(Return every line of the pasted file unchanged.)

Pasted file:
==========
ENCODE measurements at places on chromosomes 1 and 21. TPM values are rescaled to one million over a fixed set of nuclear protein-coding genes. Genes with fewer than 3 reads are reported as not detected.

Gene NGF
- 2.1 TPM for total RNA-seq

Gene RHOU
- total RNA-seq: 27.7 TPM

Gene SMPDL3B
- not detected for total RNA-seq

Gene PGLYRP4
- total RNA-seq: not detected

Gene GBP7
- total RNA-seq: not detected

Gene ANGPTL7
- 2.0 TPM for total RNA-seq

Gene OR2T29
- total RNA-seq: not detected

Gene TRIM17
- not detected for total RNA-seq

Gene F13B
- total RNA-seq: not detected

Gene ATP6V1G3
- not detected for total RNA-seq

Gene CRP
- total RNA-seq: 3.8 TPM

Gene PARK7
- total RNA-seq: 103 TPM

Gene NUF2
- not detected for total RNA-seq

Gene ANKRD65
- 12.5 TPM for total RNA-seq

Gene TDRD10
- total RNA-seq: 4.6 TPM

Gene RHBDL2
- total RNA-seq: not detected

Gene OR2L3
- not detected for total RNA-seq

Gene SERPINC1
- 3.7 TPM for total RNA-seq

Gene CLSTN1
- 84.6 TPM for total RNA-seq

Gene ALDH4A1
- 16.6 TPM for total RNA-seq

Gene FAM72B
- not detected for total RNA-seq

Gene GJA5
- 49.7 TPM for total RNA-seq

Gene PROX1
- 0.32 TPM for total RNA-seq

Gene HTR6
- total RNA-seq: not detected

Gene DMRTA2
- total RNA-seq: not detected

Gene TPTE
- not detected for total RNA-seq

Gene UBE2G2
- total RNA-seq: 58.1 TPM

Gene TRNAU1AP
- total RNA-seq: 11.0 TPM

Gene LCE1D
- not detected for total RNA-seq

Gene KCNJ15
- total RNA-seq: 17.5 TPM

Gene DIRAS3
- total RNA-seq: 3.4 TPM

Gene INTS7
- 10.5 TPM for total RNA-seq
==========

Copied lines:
ENCODE measurements at places on chromosomes 1 and 21. TPM values are rescaled to one million over a fixed set of nuclear protein-coding genes. Genes with fewer than 3 reads are reported as not detected.

Gene NGF
- 2.1 TPM for total RNA-seq

Gene RHOU
- total RNA-seq: 27.7 TPM

Gene SMPDL3B
- not detected for total RNA-seq

Gene PGLYRP4
- total RNA-seq: not detected

Gene GBP7
- total RNA-seq: not detected

Gene ANGPTL7
- 2.0 TPM for total RNA-seq

Gene OR2T29
- total RNA-seq: not detected

Gene TRIM17
- not detected for total RNA-seq

Gene F13B
- total RNA-seq: not detected

Gene ATP6V1G3
- not detected for total RNA-seq

Gene CRP
- total RNA-seq: 3.8 TPM

Gene PARK7
- total RNA-seq: 103 TPM

Gene NUF2
- not detected for total RNA-seq

Gene ANKRD65
- 12.5 TPM for total RNA-seq

Gene TDRD10
- total RNA-seq: 4.6 TPM

Gene RHBDL2
- total RNA-seq: not detected

Gene OR2L3
- not detected for total RNA-seq

Gene SERPINC1
- 3.7 TPM for total RNA-seq

Gene CLSTN1
- 84.6 TPM for total RNA-seq

Gene ALDH4A1
- 16.6 TPM for total RNA-seq

Gene FAM72B
- not detected for total RNA-seq

Gene GJA5
- 49.7 TPM for total RNA-seq

Gene PROX1
- 0.32 TPM for total RNA-seq

Gene HTR6
- total RNA-seq: not detected

Gene DMRTA2
- total RNA-seq: not detected

Gene TPTE
- not detected for total RNA-seq

Gene UBE2G2
- total RNA-seq: 58.1 TPM

Gene TRNAU1AP
- total RNA-seq: 11.0 TPM

Gene LCE1D
- not detected for total RNA-seq

Gene KCNJ15
- total RNA-seq: 17.5 TPM

Gene DIRAS3
- total RNA-seq: 3.4 TPM

Gene INTS7
- 10.5 TPM for total RNA-seq